Remove chicken to platter. Skim any fat from the juices in the pan and set it to simmering. Blend together the cornstarch and water. Add to the pan, whisking and cooking until thick. Spoon sauce over chicken and sprinkle with sesame seeds. Serve extra sauce on the side.

Thats it! A side of rice, some broccoli salad and you are good to go!

Wouldn’t it have been nice if I had gotten a picture before  we gobbled it all down?

Just picture brown chicken covered in sweet brown sauce poured over brown rice. Hmm. Maybe you better picture some bright green broccoli florets around the edges. Thats just so much brown. But it tastes great!

Here is the gluten free bread picture though, if its any consolation:

IMG_4650 (765x1024)It’s delicious. We put some honey on a toasted piece and it tasted almost like eating waffles.

Amazing Brownies free from gluten, dairy or eggs


If you are wondering what to do for you gluten free friends…

Originally posted on la petite kitchen:

(No one seemed to notice that there was no cocoa in this recipe. I am editing it now, for my own benefit. They aren’t very brownie-ish without that cocoa!)

Congratulations to Iris, my Pampered Chef lady and unstoppable cook! Her brownies won 1st place at the OC Fair and deservedly so. I have had them. They really are amazing. How the heck you can make brownies without all the brownie stuff like butter and eggs? But it’s for real!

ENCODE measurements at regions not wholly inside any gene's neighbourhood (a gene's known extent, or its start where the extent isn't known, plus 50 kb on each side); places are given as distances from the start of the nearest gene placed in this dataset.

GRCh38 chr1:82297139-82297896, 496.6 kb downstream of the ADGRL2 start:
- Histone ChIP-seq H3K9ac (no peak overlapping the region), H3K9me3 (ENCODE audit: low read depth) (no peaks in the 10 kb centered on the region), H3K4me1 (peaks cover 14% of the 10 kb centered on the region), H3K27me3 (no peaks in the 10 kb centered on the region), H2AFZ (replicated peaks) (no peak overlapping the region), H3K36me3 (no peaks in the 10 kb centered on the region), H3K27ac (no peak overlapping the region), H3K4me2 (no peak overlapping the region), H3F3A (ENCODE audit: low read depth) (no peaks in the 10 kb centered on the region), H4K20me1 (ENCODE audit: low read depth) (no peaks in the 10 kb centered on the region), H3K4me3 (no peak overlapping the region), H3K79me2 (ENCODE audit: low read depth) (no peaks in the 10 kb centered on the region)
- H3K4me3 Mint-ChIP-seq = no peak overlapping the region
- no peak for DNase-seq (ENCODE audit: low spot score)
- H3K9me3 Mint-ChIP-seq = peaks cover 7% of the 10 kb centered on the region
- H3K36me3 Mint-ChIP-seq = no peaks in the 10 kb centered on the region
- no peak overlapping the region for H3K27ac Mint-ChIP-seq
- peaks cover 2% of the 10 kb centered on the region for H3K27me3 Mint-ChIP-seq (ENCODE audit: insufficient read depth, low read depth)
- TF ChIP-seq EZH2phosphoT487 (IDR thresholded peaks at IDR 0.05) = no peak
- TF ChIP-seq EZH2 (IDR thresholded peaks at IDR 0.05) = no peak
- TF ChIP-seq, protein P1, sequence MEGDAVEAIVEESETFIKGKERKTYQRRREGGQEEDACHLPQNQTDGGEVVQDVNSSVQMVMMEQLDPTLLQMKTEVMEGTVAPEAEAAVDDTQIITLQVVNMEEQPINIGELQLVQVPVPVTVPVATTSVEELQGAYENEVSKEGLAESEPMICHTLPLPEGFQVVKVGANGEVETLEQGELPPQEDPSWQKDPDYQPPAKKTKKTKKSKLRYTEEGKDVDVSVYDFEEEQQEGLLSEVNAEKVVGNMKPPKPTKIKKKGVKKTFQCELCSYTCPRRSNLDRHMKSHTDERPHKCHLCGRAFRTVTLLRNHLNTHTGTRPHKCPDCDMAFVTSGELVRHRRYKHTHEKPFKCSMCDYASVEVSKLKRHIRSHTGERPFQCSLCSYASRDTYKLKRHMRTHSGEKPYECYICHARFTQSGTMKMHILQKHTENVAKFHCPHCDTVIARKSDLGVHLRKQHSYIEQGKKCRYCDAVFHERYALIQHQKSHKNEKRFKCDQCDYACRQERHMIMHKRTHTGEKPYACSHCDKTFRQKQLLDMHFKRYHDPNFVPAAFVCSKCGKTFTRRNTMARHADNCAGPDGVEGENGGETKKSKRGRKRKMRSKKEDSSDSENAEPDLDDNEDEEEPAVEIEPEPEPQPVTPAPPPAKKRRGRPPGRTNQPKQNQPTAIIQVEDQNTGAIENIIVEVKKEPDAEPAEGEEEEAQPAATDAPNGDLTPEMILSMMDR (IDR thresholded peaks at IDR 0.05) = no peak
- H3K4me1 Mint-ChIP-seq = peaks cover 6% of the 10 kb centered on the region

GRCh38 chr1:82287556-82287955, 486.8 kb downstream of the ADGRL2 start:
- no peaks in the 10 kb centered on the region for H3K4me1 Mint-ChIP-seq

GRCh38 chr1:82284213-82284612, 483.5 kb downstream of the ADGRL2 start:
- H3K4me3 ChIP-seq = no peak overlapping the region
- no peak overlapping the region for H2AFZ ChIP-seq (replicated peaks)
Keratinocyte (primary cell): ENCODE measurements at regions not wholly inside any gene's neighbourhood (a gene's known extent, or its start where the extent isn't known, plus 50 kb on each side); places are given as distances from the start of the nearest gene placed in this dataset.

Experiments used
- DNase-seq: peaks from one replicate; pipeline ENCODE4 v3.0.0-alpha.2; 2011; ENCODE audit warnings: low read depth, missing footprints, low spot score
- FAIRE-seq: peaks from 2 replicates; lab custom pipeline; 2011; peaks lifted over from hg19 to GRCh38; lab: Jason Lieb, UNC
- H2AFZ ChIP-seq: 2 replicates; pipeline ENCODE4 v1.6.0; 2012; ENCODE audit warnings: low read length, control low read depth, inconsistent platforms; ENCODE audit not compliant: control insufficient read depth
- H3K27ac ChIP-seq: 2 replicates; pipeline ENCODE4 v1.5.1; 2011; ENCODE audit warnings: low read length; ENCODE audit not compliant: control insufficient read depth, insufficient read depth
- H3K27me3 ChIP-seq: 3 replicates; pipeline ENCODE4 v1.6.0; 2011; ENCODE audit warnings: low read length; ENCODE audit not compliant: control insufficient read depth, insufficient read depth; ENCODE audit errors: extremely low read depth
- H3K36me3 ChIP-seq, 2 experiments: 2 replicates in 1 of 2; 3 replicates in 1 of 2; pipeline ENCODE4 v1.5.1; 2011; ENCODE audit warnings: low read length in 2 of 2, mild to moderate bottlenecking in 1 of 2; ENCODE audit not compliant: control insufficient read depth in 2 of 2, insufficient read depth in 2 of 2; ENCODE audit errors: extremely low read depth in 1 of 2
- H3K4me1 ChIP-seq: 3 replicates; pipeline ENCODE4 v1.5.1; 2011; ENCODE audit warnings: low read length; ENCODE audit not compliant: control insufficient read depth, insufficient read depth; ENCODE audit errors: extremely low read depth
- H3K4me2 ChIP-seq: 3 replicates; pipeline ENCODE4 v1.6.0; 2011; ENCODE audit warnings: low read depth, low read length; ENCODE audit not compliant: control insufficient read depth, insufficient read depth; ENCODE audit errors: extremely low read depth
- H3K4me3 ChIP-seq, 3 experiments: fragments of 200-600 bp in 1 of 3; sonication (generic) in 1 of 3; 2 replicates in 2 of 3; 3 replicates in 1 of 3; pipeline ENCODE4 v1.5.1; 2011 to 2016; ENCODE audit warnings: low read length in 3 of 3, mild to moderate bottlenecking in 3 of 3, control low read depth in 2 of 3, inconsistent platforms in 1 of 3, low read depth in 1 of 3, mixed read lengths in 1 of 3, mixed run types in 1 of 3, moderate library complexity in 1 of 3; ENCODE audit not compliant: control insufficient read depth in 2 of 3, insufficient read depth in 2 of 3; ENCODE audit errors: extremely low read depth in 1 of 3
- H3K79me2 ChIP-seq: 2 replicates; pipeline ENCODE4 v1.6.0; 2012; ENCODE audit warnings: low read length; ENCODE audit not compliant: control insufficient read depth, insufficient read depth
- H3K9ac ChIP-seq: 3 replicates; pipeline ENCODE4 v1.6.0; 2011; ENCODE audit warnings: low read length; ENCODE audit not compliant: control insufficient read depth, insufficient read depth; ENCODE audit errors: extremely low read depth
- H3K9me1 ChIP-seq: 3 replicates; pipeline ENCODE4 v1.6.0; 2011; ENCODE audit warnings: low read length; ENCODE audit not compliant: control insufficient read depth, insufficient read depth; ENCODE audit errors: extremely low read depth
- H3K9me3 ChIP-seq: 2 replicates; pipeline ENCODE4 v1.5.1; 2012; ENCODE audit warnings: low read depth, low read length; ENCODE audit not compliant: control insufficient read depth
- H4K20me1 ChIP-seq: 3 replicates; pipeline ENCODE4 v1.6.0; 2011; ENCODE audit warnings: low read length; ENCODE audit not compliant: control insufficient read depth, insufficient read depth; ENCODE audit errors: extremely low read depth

No kidding.

You have to try these if you have any food allergies in the house. Even if you don’t, these are just plain good. And Iris likes to use the Pampered Chef brownie pan for lots of chewy edge pieces. The picture is small though, sorry. It does not do them justice.

She has graciously given me permission to share this recipe with all of you. So here goes.


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Holiday Bread: Stollen


Ah-ha! I knew I would need this recipe again some day. It is so yummy! I can’t wait.

Originally posted on la petite kitchen:

This bread is a very old German Christmas bread that I have never heard of until this Christmas. My son came home from work raving about this wonderful fruity bread filled with dried fruit and topped with a blizzard of powdered sugar that he had tried that day. I was intrigued.

I was challenged!

It sounded somewhat familiar too.

So I started digging, like Indiana Jones going through ancient parchments, through my myriads of baking books. Sure enough I started finding recipes. Then I went on-line. Yep, Stollen…stollen…stollen. Seems like there are as many Stollen recipes as there are bakers. Some are dryer, aged bread while others are a little bread holding together loads of fruit. They all pretty much hold true to a unique shaping created about 500 years ago that is somehow supposed to represent the Christ child wrapped in swaddling clothes. Sure. I’ll eat that.

So while…

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Happy All Hallows Eve, with a side of beef stewed in wine (and gluten free)

Hello there all. Ready for all the Trick or Treaters to come traipsing to your door? Ready for little angels and ninja turtles and lady bugs and vampires? (And lets not forget the last minute too-cool-to-go-trick-or-treating, but still want that candy older kids coming by with pillow cases to fill)

IMG_4358 (1024x765)

What should we name him? Count of Monte Pumpkin? Casanova? Phantom of the pumpkin?

Look at the inside of this huge pumpkin we got from the store. It looks eery with almost spider-web like pumpkin strands inside:

IMG_4359 (1024x765)It’s a biggin! Waiting to be gutted and carved. (and the seeds toasted by yours truly, and eaten by yours truly, with any luck.)

Anyway, I had pulled some stewing beef out of the freezer the other day and it was high time to cook it up before it went to waste. We had just had spaghetti n meatballs a couple of night before and I was trying to stay away from the whole tomato based meal thing.